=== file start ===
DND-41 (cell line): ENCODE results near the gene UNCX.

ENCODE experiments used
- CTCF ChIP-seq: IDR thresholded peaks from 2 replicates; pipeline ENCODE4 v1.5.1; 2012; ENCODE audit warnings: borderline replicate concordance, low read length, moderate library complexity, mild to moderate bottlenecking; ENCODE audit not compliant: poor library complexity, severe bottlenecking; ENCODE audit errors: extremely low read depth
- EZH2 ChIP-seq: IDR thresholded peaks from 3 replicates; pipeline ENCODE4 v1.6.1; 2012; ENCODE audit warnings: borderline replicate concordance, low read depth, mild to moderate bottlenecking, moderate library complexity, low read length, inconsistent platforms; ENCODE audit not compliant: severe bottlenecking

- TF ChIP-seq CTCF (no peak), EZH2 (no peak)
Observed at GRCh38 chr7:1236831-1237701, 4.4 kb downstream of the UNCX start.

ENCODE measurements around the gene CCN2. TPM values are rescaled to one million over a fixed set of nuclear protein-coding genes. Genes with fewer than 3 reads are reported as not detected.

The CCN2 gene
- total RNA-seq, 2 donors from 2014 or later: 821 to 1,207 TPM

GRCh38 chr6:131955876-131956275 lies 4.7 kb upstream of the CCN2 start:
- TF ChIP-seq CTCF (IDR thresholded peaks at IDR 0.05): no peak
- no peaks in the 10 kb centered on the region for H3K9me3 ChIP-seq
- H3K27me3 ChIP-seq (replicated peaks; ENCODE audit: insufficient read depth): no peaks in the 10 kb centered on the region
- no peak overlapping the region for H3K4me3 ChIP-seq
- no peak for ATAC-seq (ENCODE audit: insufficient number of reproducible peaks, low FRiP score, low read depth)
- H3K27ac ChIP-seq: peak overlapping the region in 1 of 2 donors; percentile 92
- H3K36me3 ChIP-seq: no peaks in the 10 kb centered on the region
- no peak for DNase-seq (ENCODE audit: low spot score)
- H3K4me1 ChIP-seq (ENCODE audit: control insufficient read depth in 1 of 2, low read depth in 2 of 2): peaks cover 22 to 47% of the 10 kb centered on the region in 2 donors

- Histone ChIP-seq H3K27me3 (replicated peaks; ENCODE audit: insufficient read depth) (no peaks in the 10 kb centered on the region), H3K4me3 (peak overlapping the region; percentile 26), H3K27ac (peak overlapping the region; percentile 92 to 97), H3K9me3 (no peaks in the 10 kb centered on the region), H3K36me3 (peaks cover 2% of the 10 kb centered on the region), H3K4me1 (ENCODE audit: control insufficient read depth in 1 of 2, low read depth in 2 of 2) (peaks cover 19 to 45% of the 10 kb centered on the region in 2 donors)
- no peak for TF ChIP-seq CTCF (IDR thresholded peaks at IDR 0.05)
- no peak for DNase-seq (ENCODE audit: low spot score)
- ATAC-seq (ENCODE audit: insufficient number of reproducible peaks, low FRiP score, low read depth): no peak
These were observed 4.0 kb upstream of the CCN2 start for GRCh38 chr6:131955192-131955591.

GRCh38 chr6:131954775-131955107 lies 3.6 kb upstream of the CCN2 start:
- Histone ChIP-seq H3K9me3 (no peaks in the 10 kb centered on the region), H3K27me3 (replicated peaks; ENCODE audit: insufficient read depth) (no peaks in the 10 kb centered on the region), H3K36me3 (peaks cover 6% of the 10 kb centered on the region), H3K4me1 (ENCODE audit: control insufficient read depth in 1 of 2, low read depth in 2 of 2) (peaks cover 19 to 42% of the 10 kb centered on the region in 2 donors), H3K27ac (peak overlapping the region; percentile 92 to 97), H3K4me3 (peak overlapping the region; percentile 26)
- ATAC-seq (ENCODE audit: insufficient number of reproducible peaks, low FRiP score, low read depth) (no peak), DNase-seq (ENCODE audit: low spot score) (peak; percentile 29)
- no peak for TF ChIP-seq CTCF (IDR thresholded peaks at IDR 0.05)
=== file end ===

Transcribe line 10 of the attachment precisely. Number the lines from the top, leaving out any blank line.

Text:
GRCh38 chr6:131955876-131956275 lies 4.7 kb upstream of the CCN2 start: